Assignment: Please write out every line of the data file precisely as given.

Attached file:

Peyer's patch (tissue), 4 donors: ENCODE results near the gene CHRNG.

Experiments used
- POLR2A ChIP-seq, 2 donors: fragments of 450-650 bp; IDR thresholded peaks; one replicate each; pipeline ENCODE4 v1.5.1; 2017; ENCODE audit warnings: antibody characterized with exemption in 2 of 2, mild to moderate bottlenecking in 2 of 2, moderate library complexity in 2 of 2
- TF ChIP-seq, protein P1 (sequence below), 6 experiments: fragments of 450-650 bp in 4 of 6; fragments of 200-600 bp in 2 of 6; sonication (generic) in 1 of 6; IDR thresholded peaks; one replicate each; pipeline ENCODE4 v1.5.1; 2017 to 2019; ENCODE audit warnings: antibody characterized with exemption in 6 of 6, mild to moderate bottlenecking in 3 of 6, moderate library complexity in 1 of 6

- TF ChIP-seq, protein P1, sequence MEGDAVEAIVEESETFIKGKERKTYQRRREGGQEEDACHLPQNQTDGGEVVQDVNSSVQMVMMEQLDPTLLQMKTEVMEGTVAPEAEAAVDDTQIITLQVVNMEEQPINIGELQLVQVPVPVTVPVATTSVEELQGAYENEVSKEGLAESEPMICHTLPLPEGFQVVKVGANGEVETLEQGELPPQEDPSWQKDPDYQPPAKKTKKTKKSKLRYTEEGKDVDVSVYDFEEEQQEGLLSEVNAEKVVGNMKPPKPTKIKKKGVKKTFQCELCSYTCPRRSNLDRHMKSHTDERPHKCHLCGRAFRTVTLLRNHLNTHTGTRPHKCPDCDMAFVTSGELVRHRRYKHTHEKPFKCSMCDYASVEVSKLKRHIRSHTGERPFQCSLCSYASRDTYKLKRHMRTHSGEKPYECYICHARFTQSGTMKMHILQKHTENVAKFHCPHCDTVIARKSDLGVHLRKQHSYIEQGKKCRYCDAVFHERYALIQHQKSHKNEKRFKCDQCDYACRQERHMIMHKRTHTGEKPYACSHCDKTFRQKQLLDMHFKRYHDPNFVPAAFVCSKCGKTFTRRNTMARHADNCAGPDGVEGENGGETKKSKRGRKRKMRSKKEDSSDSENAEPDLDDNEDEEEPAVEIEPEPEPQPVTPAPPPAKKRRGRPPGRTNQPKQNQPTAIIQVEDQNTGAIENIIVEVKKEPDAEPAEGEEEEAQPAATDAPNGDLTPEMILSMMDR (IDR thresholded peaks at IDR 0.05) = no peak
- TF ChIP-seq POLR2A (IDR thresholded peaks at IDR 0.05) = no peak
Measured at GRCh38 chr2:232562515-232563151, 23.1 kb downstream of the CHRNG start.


Peyer's patch (tissue), 4 donors: ENCODE results near the gene CHRNG.

Experiments used
- POLR2A ChIP-seq, 2 donors: fragments of 450-650 bp; IDR thresholded peaks; one replicate each; pipeline ENCODE4 v1.5.1; 2017; ENCODE audit warnings: antibody characterized with exemption in 2 of 2, mild to moderate bottlenecking in 2 of 2, moderate library complexity in 2 of 2
- TF ChIP-seq, protein P1 (sequence below), 6 experiments: fragments of 450-650 bp in 4 of 6; fragments of 200-600 bp in 2 of 6; sonication (generic) in 1 of 6; IDR thresholded peaks; one replicate each; pipeline ENCODE4 v1.5.1; 2017 to 2019; ENCODE audit warnings: antibody characterized with exemption in 6 of 6, mild to moderate bottlenecking in 3 of 6, moderate library complexity in 1 of 6

- TF ChIP-seq, protein P1, sequence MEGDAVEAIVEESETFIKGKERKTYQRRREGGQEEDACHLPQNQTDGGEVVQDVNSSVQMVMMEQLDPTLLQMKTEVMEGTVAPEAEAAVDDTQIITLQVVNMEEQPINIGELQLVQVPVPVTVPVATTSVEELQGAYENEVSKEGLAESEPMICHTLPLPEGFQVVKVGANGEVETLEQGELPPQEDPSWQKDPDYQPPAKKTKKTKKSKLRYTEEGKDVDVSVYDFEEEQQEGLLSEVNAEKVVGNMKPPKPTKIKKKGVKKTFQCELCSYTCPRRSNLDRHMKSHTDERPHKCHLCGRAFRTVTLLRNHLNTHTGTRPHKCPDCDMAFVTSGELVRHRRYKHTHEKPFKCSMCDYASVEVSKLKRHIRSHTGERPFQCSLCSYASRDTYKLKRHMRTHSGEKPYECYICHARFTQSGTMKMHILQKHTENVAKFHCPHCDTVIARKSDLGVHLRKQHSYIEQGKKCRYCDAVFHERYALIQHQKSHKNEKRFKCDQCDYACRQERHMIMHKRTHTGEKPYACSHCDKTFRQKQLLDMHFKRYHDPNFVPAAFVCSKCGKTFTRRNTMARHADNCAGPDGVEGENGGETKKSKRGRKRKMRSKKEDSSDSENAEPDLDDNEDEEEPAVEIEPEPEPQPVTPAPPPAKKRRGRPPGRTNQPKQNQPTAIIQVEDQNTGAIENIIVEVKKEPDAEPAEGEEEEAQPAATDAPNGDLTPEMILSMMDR (IDR thresholded peaks at IDR 0.05) = no peak
- TF ChIP-seq POLR2A (IDR thresholded peaks at IDR 0.05) = no peak
Measured at GRCh38 chr2:232562515-232563151, 23.1 kb downstream of the CHRNG start.